Proven in the Field. The framework has been through numerous iterations, and has evolved through a number of large scale adoptions at real world enterprises, large and small. The latest version published on the web site (v2.5 as of this blog post) has been validated by these field implementations and all the major ALM software vendors have either adopted it directly or facilitate an implementation of SAFe within their product.

I honestly haven’t been this excited about a SDLC methodology in years (I read Dean’s book cover to cover in two days – a rarity for a technical book). I see SAFe as a natural and necessary evolution of Agile upwards into the enterprise to fill a missing void. I believe it will quickly become the foundation for many of our client engagements.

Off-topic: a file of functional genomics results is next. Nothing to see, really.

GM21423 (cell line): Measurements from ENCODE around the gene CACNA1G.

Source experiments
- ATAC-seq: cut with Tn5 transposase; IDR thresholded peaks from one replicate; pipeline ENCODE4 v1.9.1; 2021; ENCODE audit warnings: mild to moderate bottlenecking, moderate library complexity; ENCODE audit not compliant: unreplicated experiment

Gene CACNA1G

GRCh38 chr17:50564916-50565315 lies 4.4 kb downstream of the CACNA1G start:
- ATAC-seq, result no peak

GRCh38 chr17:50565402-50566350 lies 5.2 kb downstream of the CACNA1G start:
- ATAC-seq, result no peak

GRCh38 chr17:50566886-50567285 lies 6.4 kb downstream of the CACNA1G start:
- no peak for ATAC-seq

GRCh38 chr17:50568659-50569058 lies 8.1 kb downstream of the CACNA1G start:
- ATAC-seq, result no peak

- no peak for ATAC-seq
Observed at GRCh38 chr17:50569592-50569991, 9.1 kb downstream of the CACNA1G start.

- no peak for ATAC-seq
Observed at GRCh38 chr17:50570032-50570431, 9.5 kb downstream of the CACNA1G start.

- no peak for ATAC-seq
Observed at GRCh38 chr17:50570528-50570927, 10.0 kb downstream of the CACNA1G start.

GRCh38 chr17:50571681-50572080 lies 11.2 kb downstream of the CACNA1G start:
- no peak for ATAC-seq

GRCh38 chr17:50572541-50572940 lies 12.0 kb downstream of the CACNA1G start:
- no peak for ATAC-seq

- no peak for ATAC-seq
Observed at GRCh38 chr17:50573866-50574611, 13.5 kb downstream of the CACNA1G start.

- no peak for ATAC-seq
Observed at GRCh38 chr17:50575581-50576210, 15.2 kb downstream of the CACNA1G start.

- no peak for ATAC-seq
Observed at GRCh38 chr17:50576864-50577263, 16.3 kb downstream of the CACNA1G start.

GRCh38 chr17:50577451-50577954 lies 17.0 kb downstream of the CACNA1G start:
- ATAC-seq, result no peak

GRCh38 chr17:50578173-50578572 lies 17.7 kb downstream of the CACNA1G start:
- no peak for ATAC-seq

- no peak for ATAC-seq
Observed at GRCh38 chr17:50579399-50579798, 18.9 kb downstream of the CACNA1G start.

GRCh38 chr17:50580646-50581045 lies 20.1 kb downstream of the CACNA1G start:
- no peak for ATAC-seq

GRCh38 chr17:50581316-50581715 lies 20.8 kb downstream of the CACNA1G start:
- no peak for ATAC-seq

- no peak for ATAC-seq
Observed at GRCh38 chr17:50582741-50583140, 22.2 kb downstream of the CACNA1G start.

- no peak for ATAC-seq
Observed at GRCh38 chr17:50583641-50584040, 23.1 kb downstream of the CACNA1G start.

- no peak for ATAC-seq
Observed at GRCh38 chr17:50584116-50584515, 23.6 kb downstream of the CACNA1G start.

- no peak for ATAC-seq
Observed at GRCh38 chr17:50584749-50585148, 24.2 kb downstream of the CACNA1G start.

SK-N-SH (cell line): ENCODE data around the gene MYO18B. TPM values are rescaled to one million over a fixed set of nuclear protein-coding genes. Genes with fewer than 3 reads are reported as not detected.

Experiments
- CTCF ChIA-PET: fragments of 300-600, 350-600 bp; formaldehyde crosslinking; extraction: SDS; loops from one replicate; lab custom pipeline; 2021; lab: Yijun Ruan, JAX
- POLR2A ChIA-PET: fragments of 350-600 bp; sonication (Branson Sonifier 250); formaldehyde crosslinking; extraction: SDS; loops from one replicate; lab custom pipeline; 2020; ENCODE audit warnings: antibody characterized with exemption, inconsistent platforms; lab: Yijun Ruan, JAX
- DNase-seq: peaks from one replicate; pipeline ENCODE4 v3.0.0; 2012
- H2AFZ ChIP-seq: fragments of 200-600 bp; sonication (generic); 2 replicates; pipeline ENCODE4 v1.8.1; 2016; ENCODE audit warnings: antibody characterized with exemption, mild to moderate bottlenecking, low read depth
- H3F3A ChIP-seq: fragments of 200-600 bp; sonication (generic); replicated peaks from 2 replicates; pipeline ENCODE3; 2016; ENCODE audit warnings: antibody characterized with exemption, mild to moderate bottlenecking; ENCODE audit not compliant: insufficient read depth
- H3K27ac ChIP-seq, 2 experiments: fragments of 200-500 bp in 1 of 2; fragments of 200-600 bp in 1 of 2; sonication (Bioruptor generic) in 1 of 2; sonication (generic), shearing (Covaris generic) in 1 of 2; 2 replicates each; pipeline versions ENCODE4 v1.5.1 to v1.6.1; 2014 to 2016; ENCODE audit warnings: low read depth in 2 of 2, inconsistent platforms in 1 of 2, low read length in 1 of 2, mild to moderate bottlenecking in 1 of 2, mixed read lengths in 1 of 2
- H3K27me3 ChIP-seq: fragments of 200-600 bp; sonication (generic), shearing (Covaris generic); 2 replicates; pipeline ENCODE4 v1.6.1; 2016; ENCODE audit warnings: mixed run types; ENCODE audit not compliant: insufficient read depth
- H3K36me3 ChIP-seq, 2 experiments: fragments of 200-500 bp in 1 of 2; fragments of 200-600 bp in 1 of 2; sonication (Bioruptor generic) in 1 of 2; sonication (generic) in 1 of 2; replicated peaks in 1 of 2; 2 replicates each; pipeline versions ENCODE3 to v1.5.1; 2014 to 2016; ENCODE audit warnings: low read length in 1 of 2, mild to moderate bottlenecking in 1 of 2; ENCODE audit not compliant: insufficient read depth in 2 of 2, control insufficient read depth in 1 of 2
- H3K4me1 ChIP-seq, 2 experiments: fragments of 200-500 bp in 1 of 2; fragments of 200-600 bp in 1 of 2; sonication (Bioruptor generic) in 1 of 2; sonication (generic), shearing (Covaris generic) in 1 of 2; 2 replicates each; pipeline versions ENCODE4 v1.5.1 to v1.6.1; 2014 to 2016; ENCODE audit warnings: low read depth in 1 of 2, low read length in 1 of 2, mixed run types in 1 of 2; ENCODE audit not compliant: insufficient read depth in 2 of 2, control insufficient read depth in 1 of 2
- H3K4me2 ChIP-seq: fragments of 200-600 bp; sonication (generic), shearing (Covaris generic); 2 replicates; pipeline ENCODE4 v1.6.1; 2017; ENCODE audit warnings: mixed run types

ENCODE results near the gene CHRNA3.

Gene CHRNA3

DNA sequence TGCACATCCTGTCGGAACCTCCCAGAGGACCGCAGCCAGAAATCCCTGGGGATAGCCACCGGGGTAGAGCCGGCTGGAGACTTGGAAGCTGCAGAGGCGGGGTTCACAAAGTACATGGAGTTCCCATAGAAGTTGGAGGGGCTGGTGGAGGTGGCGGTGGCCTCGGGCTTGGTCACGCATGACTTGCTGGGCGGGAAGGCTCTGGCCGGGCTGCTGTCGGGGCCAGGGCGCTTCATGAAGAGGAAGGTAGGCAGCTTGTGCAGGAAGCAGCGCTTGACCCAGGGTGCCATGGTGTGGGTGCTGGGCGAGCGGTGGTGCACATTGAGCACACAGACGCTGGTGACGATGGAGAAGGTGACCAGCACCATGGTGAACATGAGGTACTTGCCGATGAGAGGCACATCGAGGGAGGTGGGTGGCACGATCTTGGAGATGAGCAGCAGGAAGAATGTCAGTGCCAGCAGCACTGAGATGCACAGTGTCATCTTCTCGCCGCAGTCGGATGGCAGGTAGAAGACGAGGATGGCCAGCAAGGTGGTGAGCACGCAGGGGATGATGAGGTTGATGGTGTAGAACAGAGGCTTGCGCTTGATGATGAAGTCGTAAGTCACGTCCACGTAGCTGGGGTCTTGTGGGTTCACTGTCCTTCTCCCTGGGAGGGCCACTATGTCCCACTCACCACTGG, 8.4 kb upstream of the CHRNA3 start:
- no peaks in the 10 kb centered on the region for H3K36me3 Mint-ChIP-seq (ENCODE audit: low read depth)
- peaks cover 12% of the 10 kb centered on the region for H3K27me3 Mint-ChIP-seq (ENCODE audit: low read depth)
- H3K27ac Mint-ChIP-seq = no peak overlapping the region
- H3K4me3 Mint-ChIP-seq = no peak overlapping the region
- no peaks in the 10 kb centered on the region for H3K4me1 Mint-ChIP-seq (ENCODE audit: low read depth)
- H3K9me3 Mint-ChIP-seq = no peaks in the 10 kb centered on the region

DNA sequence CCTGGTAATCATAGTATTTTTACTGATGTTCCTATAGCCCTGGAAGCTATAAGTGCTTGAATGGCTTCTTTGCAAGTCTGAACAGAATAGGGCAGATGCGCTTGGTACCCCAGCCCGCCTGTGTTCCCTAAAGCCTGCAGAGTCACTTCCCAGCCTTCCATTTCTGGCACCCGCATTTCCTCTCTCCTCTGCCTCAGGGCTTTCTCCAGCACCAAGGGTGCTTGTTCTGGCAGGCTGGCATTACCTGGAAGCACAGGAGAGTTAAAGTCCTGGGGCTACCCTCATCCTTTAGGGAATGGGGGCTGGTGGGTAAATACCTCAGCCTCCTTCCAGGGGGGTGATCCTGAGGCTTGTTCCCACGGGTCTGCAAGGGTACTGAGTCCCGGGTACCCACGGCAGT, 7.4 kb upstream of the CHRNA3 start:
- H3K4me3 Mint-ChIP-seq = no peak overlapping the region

Note: Scaled Agile Framework and SAFe are trademarks of Leffingwell, LLC.



Slides from St. Louis Day of .NET 2013

by on November 18, 2013

Another amazing year for the St. Louis Day of .NET. We set a new attendance record this weekend with over 1000 attendees. I want to give a big shout out to the organizers, speakers, and sponsors for the world class experience they delivered and a HUGE thank you to the attendees, especially those who attended my sessions and dropped by the booth to meet me and the Polaris team.

Here are the slides and downloads from my sessions:

Application Architecture Jumpstart

Document download: Patterns & Practices Application Architecture Guide 2.0.

 

Advanced OOP – Laws, Principles, Idioms

Source code download: Advanced OOP Samples.

I also wanted to thank my awesome team at Polaris Solutions (Josh Gillespie, Brian Yuan, Angela Dugan, Landan Rotter, Dave Seng, and Chris Kadel) for their hard work at the conference as well. Great job everyone!